Newcomers to the UAV space may not be aware of the dangers and privacy issues that come with operating these flying robots, especially in humanitarian contexts. That's why I want to raise awareness now, connect these new pilots to a network that they can learn from and get guidance from--before big mistakes happen. That's also why I want to help establish standards and a Code of Conduct for both new and seasoned pilots.
For instance, there were a dozen or so UAV projects in the Philippines following Typhoon Yolanda but most did not know about each other or coordinate. Some operated at the national level, others at the grassroots level. At the very least, we should have a network for sharing information such as flight plans, which could facilitate coordination and avoid accidents.
I've drafted a Strategy Document (available here) for UAViators, and am actively soliciting feedback from hobbyists and humanitarian professionals alike. At the same time, I've launched this list-serve to start connecting UAV pilots/enthusiasts from around the world. My plan is to create a global directory of available pilots/enthusiasts and together with them create the framework we need to safely and legally generate & share volunteer-based aerial imagery during disasters. Of course, launching a network like this one raises more questions than answers, but I welcome the challenge and know that members of UAViators will be well placed to address them as a community.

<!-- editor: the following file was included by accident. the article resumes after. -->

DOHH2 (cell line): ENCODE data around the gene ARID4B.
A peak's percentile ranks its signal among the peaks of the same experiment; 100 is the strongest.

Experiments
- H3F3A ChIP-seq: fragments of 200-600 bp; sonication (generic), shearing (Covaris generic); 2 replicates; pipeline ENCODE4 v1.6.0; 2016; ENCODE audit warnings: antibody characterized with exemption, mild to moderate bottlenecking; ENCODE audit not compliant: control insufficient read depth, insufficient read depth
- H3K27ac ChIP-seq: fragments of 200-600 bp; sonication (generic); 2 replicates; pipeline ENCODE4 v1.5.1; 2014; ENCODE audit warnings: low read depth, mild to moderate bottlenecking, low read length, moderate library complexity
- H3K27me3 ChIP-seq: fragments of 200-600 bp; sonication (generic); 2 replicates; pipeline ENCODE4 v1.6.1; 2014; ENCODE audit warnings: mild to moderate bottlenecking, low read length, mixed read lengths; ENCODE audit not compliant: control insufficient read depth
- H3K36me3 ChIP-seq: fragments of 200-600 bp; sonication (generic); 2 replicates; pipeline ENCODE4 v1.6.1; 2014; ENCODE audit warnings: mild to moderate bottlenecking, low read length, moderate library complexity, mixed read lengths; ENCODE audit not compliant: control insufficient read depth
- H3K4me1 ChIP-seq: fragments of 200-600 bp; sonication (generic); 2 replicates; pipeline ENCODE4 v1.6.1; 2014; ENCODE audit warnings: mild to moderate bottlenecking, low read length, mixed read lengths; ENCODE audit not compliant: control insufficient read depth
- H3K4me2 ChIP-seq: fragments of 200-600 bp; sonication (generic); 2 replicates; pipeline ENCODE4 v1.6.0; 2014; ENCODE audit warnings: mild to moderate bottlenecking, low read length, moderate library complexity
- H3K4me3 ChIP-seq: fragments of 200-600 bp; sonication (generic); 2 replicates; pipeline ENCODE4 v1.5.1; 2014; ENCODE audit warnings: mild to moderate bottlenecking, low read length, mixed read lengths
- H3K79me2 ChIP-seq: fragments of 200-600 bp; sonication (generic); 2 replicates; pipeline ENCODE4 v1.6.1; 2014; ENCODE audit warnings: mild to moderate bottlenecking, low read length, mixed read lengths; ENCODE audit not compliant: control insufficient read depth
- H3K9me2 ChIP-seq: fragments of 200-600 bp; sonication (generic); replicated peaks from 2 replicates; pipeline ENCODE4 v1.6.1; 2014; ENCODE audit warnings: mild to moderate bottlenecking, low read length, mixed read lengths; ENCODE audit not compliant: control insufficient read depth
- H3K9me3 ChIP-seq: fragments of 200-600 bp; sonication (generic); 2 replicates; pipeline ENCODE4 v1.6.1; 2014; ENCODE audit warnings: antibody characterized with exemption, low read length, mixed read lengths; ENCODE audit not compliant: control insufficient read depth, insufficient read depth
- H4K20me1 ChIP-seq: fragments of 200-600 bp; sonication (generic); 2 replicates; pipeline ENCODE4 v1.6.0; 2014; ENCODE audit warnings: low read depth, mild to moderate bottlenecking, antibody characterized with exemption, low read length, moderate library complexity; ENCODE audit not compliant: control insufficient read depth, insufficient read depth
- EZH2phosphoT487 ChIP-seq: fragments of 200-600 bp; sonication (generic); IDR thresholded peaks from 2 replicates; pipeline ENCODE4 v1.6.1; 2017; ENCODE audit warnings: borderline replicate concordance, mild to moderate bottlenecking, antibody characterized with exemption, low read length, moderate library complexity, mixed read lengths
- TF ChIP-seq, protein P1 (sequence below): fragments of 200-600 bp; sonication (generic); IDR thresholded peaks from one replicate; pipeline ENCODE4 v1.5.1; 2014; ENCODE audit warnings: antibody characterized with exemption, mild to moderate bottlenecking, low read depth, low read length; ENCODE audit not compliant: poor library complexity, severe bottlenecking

What does the future hold for UAVs in humanitarian efforts?
Well, there are a lot of questions to answer vis-a-vis the present use of UAVs in humanitarian efforts. So we need to start with that. But in short, everything's going to be all automated very soon.
So I expect a lot of user-generated aerial imagery to be available during disasters in the future--mostly coming from non-professional pilots who own personal UAVs. This means we need to figure out the best framework to make use of this imagery for humanitarian response; and to do so in a way that is safe, legal and ethical, while respecting privacy, and serving the core humanitarian principle: Do No Harm.